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Vice Admiral William S. Sims, Commander, United States Naval Forces Operating in European Waters, to Secretary of the Navy Josephus Daniels


                                                       TELEGRAM.                                  No. 171

From Admiralty                                                                                 Date 1 July.17.

To B.Naval Attaché Washington                                                      2050


Cypher l

<For>: Secretary of the Navy

     Number sixtyseven. It is absolutely essential that notification be given as far in advance as possible preferably three to four weeks in advance of prospective movements of troop or other government convoy requiring escort of our destroyers (stop) If this is not done plans here for escort of merchant convoys may be fatally interfered with (stop) As merchant and troop convoys approach on widely separate routes and as escorting destroyers are not available for both at same time it is essential that plans be coordinated in advance (stop) It is practically certain that the enemy knew position of the first rendezvous and accordingly sent a submarine to intercept before juncture with destroyers (stop) It is probable that they learned this by interception of messages sent in unsafe codes (stop) It is therefore earnestly recommended that all vitally important messages be sent in British Admiralty codes1 (stop) This isolated instance should not influence Department to extend rendezvous farther westward owing limitation of oil and radius and time absent from other vital duty.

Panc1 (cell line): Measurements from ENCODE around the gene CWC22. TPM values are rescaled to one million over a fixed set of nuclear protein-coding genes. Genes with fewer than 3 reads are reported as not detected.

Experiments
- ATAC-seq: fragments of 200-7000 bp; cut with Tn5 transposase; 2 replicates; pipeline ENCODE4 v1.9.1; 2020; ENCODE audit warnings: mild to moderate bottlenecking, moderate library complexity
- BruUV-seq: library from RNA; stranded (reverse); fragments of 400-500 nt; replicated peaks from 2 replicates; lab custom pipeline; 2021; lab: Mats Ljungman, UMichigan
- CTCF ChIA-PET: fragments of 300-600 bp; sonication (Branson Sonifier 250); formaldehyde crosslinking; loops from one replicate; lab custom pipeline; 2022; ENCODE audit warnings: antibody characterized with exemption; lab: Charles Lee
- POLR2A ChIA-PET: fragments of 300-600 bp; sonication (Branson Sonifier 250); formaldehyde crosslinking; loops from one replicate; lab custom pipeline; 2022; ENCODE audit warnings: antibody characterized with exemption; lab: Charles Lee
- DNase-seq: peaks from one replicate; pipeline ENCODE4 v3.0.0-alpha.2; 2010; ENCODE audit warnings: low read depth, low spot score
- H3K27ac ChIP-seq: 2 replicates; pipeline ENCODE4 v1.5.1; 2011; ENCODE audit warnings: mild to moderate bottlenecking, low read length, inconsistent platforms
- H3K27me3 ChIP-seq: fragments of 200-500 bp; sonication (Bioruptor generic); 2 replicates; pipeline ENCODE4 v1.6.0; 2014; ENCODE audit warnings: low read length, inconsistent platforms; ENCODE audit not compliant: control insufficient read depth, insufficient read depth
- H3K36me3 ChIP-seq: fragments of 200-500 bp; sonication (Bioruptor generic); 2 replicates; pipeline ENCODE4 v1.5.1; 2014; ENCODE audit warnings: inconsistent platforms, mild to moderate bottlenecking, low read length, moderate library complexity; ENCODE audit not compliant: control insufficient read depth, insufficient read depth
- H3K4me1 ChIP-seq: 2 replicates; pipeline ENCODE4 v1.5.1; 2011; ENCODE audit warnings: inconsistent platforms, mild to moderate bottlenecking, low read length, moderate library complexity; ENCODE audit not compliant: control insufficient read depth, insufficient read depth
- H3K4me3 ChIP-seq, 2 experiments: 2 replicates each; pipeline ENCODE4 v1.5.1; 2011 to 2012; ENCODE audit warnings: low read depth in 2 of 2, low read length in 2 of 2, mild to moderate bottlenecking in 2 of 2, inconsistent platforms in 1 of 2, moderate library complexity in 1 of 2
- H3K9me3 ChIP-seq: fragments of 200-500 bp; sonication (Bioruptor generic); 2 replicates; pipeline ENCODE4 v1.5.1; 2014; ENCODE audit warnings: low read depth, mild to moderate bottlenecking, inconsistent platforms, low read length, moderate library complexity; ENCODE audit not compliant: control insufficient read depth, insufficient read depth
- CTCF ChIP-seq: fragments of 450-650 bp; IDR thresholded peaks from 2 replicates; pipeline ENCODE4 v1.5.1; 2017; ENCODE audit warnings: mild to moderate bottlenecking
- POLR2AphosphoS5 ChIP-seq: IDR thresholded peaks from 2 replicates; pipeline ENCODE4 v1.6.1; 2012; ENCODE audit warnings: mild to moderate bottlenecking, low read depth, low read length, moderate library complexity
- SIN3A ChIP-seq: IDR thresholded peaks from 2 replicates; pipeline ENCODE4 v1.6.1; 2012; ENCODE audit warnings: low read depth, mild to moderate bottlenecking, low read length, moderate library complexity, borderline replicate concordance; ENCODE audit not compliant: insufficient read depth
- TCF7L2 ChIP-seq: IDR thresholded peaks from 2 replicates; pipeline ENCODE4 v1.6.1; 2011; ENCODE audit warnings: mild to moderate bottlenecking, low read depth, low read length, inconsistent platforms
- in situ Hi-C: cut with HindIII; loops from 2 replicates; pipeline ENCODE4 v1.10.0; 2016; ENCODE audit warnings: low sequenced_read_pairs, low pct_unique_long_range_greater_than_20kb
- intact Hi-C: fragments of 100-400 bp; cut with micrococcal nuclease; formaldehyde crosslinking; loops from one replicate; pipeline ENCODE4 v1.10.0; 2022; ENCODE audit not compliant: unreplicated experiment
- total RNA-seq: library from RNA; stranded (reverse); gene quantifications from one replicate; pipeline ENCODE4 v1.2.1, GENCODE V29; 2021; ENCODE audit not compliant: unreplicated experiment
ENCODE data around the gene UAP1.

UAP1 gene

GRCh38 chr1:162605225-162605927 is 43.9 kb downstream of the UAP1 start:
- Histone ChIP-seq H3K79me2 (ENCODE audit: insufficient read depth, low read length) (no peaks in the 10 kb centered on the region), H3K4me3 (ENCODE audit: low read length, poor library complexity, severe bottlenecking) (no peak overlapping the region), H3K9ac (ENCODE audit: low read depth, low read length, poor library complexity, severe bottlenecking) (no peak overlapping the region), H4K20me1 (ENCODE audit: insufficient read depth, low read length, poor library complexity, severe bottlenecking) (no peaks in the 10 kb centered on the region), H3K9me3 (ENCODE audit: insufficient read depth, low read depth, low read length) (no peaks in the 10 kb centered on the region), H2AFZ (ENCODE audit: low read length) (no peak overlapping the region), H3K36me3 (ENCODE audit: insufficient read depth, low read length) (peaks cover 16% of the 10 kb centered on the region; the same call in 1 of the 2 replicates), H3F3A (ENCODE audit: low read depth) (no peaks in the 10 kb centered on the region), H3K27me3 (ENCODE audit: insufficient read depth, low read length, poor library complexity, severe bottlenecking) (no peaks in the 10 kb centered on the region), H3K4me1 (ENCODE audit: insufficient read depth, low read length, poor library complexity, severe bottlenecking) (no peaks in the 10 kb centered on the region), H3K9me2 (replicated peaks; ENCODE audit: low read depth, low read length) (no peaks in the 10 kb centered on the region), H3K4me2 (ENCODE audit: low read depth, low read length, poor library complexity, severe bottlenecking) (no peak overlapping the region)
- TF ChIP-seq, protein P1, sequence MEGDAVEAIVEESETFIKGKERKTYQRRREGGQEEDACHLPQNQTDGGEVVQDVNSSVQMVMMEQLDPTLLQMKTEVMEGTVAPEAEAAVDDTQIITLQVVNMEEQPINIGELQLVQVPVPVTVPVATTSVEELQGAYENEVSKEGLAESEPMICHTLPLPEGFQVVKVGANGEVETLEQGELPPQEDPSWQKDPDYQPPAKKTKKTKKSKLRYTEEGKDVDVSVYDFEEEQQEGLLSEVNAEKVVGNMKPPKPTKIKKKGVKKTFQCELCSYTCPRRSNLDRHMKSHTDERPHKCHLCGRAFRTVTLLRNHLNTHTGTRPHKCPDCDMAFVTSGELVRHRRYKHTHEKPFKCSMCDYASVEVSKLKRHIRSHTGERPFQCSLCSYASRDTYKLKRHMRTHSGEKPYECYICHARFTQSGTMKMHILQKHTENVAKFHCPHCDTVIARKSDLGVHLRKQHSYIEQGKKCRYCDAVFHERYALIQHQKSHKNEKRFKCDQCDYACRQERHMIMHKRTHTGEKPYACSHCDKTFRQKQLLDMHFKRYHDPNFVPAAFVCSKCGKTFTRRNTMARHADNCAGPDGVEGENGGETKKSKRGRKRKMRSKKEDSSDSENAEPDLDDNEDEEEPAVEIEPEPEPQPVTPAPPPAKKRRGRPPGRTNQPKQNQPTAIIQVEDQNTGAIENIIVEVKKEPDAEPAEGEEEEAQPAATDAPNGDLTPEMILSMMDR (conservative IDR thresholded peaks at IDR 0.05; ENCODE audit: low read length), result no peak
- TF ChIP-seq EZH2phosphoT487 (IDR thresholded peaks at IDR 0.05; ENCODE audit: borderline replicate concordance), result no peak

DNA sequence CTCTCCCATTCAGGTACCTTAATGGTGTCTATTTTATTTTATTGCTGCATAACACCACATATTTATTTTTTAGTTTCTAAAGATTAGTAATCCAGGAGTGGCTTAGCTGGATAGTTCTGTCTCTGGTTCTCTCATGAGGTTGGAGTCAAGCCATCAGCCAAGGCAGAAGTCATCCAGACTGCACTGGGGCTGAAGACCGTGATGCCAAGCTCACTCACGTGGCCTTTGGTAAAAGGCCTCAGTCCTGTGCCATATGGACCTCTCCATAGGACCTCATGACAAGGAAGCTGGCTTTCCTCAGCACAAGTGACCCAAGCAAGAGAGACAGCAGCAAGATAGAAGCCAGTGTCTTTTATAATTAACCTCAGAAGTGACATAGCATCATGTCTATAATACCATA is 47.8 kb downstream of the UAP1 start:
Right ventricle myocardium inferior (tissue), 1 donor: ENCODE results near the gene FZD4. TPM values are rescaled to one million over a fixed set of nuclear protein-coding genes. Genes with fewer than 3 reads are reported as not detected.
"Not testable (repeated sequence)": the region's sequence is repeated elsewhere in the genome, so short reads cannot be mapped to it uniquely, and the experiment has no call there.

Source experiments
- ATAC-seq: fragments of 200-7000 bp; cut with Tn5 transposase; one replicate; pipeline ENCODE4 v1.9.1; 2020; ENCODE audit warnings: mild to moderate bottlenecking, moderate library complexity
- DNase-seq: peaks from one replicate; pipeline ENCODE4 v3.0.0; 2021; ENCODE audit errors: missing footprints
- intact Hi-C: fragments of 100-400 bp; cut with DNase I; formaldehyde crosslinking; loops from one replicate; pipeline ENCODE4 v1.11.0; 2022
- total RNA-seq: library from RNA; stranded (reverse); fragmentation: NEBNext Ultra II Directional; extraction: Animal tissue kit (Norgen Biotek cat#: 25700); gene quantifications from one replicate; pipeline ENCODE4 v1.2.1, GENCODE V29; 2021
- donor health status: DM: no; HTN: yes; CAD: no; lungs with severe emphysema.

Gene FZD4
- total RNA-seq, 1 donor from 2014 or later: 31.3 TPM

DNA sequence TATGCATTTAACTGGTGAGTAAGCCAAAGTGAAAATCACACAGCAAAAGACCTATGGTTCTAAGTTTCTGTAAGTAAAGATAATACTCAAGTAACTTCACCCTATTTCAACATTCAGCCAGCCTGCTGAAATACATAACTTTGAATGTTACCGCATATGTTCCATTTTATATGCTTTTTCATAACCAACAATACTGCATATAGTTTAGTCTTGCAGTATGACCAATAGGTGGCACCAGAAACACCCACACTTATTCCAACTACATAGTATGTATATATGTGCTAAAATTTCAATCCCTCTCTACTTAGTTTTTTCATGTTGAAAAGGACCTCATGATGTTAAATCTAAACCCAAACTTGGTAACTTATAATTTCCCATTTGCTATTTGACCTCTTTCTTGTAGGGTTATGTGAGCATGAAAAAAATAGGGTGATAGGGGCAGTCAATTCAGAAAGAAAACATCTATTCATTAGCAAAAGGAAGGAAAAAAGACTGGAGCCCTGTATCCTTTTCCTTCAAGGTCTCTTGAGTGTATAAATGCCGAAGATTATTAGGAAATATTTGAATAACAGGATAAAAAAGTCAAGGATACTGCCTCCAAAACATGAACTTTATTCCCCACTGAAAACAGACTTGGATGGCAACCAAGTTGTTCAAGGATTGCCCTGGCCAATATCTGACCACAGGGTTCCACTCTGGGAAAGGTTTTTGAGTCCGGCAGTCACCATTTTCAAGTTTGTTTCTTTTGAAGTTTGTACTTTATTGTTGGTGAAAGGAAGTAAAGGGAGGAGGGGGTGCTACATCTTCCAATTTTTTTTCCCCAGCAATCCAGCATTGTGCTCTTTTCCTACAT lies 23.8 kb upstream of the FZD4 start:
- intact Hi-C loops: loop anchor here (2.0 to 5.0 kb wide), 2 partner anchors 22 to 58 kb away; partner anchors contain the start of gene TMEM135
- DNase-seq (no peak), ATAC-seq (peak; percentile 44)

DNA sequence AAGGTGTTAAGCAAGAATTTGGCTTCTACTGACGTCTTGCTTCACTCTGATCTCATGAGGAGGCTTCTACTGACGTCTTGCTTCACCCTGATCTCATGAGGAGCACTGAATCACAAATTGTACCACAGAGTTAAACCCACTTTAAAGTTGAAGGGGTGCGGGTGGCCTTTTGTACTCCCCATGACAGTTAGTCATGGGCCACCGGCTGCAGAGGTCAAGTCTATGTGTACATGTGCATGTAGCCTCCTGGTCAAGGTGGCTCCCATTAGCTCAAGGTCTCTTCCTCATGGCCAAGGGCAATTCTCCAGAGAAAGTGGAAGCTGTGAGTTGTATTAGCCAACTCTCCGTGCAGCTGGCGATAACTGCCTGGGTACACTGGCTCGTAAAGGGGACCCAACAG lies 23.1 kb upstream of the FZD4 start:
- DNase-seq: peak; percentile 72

Source Note: Cy, UK-KeNA, Adm. 137/656. Date “1.7.17” handwritten at the bottom of the page.

Footnote 1: Sims had repeatedly warned the Navy Department about the vulnerability of U.S. Navy cables. He was convinced the Germans intercepted them routinely, and made it a regular practice to correspond with Daniels using British cyphers. See: Sims to Daniels, 1 July 1917; Sims to Daniels, 23 June 1917.

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